“We made a sacred commitment to Article 5 that if in fact anyone were to invade or take action against our NATO allies, we would respond. Same with Japan, same with South Korea, same with — Taiwan. It’s not even comparable to talk about that,” Biden said at the time.
The White House said at the time the U.S. policy toward Taiwan had not changed.
In October, at a CNN town hall, Biden again said the U.S. had a commitment to defend Taiwan if it were attacked by China. The White House again clarified the administration’s policy had not changed, something Biden himself reiterated in November on a call with Chinese President Xi Jinping.
But Monday marked Biden’s most extensive comments to date, and he gave a clear answer in an exchange with a reporter about the need to defend Taiwan from Chinese aggression.
“Are you willing to get involved militarily to defend Taiwan if it comes to that?” Biden was asked at a press conference in Tokyo alongside the Japanese prime minister.
“Yes,” Biden responded. “That’s the commitment we made.”
“Look, here’s the situation. We agree with the ‘One China’ policy … but the idea that to be taken by force, just taken by force, is just not appropriate,” Biden continued. “It will dislocate the entire region and be another action similar to what happened in Ukraine.”
Biden said he does not believe China will attempt to take Taiwan by force, adding that the united global response to the Russian invasion of Ukraine can serve as a deterrent against possible aggression by Beijing.
Bonny Lin, director of the China Power Project at the Center for Strategic and International Studies, noted public support for Taiwan has steadily grown in recent years on both sides of the aisle, driven largely by disapproval of China’s behavior in the region.
Lin also argued the backdrop of the war in Ukraine is important, given China has not spoken out against the Russian invasion. Biden is likely sending a message that China should not mistake the lack of U.S. military involvement in Ukraine for a lack of willingness to defend Taiwan, Lin said.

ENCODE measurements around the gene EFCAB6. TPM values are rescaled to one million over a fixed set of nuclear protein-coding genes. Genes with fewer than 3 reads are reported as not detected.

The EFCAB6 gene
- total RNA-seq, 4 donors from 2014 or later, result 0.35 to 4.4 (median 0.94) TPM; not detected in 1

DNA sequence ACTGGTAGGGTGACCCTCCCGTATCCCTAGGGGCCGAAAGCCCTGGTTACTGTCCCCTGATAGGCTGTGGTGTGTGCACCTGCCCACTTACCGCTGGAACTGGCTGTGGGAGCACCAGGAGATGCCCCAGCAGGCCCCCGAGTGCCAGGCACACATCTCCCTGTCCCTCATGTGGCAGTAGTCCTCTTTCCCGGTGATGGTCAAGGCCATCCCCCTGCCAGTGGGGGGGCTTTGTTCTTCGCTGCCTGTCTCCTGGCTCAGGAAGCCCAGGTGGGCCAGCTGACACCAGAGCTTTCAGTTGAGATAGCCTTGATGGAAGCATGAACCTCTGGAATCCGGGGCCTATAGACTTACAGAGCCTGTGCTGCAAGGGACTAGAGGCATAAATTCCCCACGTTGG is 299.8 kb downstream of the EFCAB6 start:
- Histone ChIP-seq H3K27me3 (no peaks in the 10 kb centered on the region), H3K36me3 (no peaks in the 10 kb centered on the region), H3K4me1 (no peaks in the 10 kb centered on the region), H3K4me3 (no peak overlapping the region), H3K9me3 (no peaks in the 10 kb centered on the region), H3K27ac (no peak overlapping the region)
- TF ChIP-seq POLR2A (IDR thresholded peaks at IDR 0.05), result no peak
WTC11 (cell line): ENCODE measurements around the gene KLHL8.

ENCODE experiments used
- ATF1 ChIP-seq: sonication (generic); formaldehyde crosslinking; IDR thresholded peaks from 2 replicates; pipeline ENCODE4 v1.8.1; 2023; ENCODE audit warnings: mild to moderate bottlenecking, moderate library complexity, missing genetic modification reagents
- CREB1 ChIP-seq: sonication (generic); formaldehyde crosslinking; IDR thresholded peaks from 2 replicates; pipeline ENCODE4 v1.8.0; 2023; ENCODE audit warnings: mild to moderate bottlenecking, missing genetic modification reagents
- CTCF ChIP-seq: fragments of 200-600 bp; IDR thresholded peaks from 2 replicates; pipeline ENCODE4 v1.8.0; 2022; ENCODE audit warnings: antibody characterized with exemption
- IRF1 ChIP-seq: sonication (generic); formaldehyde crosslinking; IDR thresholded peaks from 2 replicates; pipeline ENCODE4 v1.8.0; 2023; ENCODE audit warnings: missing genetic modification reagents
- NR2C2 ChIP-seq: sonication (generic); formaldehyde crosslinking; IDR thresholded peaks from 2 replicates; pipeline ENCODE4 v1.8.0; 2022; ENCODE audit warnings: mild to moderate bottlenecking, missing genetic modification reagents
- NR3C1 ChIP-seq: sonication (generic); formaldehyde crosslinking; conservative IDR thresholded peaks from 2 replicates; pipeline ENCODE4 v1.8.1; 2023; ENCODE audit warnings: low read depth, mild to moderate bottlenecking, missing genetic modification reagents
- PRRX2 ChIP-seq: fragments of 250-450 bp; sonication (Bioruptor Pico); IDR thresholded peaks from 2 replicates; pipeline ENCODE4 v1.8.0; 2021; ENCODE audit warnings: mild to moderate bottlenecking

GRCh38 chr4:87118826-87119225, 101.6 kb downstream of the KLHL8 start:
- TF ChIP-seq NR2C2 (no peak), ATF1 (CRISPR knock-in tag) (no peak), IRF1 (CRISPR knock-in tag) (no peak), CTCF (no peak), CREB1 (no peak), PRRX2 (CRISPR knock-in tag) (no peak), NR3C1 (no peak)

Some foreign policy analysts, including Kroenig, have argued in favor of the U.S. moving away from “strategic ambiguity” and toward a policy of so-called strategic clarity in order to deter China from making a move on Taiwan.
“This is the third time @potus has spoken out in favor of strategic clarity on Taiwan and third time WH staff has tried to walk it back,” tweeted Richard Haas, president of the Council on Foreign Relations. “Better to embrace it as new US stance, one that is fully consistent with one-China policy but that alters how US will go about implementing it.”
But O’Hanlon argued officials need to be careful about committing to defending Taiwan, citing studies he has done that cast doubt on whether the U.S. military could successfully defend the island nation against a Chinese attack under certain blockade scenarios.
O’Hanlon said that Biden’s words would likely serve as a deterrent while also contributing to the already elevated U.S.-China tensions.
“It does probably increase deterrence but at the cost of worsening relations,” he said. “And then you can decide whether that’s worth it based on how likely you thought it was they were going to attack in the first place.”